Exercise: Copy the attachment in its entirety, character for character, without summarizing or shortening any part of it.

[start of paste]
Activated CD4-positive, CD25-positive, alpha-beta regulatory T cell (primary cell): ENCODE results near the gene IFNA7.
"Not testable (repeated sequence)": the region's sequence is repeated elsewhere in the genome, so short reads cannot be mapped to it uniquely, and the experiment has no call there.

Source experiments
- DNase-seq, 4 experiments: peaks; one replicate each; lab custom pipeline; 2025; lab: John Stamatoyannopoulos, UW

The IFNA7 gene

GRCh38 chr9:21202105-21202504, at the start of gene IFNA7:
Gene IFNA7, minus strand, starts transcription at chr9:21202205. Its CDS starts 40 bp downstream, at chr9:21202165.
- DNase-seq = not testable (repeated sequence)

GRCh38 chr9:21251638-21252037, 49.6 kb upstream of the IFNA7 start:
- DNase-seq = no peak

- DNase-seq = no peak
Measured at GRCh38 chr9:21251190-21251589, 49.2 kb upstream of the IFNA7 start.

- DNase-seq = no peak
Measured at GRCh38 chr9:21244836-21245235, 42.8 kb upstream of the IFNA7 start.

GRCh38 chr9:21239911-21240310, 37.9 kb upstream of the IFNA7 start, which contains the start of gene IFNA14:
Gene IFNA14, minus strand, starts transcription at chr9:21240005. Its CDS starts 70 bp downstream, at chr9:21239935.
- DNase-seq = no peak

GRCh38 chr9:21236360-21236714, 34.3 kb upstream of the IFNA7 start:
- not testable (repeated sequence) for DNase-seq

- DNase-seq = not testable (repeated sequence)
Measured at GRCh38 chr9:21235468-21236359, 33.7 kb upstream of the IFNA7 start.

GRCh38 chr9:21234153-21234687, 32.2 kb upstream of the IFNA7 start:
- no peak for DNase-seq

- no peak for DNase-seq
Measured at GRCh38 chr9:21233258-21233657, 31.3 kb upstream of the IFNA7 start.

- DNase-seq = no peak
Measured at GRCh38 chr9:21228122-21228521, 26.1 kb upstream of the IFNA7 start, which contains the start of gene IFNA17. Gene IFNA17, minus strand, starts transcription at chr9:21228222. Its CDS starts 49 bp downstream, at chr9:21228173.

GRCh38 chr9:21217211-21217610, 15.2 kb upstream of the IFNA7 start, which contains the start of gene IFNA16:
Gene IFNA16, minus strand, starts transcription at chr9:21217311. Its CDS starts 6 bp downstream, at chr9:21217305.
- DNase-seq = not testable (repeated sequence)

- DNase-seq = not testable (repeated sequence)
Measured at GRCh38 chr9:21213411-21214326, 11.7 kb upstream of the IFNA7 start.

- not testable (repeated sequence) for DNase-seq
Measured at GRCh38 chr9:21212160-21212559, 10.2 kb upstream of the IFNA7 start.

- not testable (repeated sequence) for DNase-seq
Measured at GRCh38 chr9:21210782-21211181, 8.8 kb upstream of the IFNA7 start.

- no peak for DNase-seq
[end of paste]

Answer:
Activated CD4-positive, CD25-positive, alpha-beta regulatory T cell (primary cell): ENCODE results near the gene IFNA7.
"Not testable (repeated sequence)": the region's sequence is repeated elsewhere in the genome, so short reads cannot be mapped to it uniquely, and the experiment has no call there.

Source experiments
- DNase-seq, 4 experiments: peaks; one replicate each; lab custom pipeline; 2025; lab: John Stamatoyannopoulos, UW

The IFNA7 gene

GRCh38 chr9:21202105-21202504, at the start of gene IFNA7:
Gene IFNA7, minus strand, starts transcription at chr9:21202205. Its CDS starts 40 bp downstream, at chr9:21202165.
- DNase-seq = not testable (repeated sequence)

GRCh38 chr9:21251638-21252037, 49.6 kb upstream of the IFNA7 start:
- DNase-seq = no peak

- DNase-seq = no peak
Measured at GRCh38 chr9:21251190-21251589, 49.2 kb upstream of the IFNA7 start.

- DNase-seq = no peak
Measured at GRCh38 chr9:21244836-21245235, 42.8 kb upstream of the IFNA7 start.

GRCh38 chr9:21239911-21240310, 37.9 kb upstream of the IFNA7 start, which contains the start of gene IFNA14:
Gene IFNA14, minus strand, starts transcription at chr9:21240005. Its CDS starts 70 bp downstream, at chr9:21239935.
- DNase-seq = no peak

GRCh38 chr9:21236360-21236714, 34.3 kb upstream of the IFNA7 start:
- not testable (repeated sequence) for DNase-seq

- DNase-seq = not testable (repeated sequence)
Measured at GRCh38 chr9:21235468-21236359, 33.7 kb upstream of the IFNA7 start.

GRCh38 chr9:21234153-21234687, 32.2 kb upstream of the IFNA7 start:
- no peak for DNase-seq

- no peak for DNase-seq
Measured at GRCh38 chr9:21233258-21233657, 31.3 kb upstream of the IFNA7 start.

- DNase-seq = no peak
Measured at GRCh38 chr9:21228122-21228521, 26.1 kb upstream of the IFNA7 start, which contains the start of gene IFNA17. Gene IFNA17, minus strand, starts transcription at chr9:21228222. Its CDS starts 49 bp downstream, at chr9:21228173.

GRCh38 chr9:21217211-21217610, 15.2 kb upstream of the IFNA7 start, which contains the start of gene IFNA16:
Gene IFNA16, minus strand, starts transcription at chr9:21217311. Its CDS starts 6 bp downstream, at chr9:21217305.
- DNase-seq = not testable (repeated sequence)

- DNase-seq = not testable (repeated sequence)
Measured at GRCh38 chr9:21213411-21214326, 11.7 kb upstream of the IFNA7 start.

- not testable (repeated sequence) for DNase-seq
Measured at GRCh38 chr9:21212160-21212559, 10.2 kb upstream of the IFNA7 start.

- not testable (repeated sequence) for DNase-seq
Measured at GRCh38 chr9:21210782-21211181, 8.8 kb upstream of the IFNA7 start.

- no peak for DNase-seq